Suddenly, blue and green lights blinking in an upper floor - pinpointing the spot for the Richmond museum's new restaurant and bar - catch Woodward's eye and make him smile. Even though it's early winter, the senior deputy director of architecture and design is thinking ahead to May and relishing the notion of a celebratory cocktail at the VMFA's reopening and debut of its 165,000-square-foot McGlothlin Wing.

More than a decade in the making, the VMFA's overall space has increased by nearly 50 percent and the number of artworks on view doubled, to about 5,000.

At a time when the economic downturn has forced many museums and arts organizations to slim down or curtail new projects, three East Coast art museums are unveiling architecturally inspiring renovated and expanded buildings this year. The VMFA, the Museum of Fine Arts, Boston, and the North Carolina Museum of Art in Raleigh have all taken advantage of architectural advancements and the innovative play of light, shapes, and space to create inspiring environments that make museum-going more compelling. These projects bring the outside in, visually linking galleries to better tell a story, and utilize other fresh ways to deepen your connection with the art.

To make it happen, these museums recruited high-profile architects with audacious skills and the ability to shape concepts that wow.

Creating transparency in a new building while maintaining fidelity with an older, historical one takes finesse, one reason the VMFA leadership teamed with Rick Mather. "We hired the best architect for the job," says director Alex Nyerges, emphasizing how Mather seamlessly linked the historic older building with his modern addition to "make the spaces flow and work together." The skylight-capped atrium, for example, which opens into a new library, café, shop, and galleries, engagingly links two existing sections.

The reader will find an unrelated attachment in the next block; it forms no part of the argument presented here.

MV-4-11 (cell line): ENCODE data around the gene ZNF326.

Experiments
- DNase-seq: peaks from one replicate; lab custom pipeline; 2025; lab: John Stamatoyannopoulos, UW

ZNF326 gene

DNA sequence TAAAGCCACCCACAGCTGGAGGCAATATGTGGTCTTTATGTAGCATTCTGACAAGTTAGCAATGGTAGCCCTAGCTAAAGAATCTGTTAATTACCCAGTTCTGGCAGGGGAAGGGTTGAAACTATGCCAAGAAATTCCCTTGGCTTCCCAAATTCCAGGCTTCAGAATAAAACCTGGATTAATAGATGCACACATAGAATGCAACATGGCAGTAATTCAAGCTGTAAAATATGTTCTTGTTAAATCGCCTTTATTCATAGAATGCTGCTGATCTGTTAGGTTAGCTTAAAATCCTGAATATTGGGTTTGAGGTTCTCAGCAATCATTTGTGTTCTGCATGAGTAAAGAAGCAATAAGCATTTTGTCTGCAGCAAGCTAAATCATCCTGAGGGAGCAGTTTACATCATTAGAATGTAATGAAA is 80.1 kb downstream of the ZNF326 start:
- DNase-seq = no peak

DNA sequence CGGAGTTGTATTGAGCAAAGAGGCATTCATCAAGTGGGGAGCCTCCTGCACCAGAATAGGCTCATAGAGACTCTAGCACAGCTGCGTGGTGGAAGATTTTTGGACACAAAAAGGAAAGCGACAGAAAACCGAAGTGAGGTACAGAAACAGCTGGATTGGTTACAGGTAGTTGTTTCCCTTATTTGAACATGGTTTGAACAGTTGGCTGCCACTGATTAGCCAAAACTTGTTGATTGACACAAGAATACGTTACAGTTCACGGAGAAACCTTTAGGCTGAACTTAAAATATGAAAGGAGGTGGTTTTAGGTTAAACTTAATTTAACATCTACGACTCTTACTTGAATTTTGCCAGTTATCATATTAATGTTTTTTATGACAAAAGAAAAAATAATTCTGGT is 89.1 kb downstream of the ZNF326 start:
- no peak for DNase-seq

Both Richard Woodward and Nyerges praise Mather's use of glass and light to create openness and promote relaxation. This contrasts sharply with the older building's fortresslike quality.  Yet Mather has an uncanny ability to make such contrasts enrich the final work.

Not only has he created spacious interior vistas where patrons can glimpse from one gallery to another, he also has visually incorporated buildings that surround the museum. "One of Rick's real gifts is his placement of windows," Woodward says. He pauses in one gallery to peer out at a charming 19th-century farmhouse on the grounds. "He really thinks about the views outside his windows."

For his part, Mather hopes the enhanced museum, whose permanent collection is free to the public and therefore encourages people to come and go, will become a dynamic gathering spot. "I think the atrium space is going to come alive from all the different points," he says. "You want a building that's nice to be in."

Mather also expects that the large glass windows along the main boulevard, which showcase the art and people by day and glow softly at night, will provide a visual cue that will welcome patrons. He was determined to make that happen, even though doing so required incorporating unusually large materials: "The big window in front was a real challenge. They are big panels of glass. But no matter how difficult, I like everything to look like it was easy."

About the Architect
Rick Mather, American-born and a London resident since the 1960s, has won admiration for his expansions of such historical English buildings as the Ashmolean Museum in Oxford, the National Maritime Museum in Greenwich, and the Dulwich Picture Gallery in London.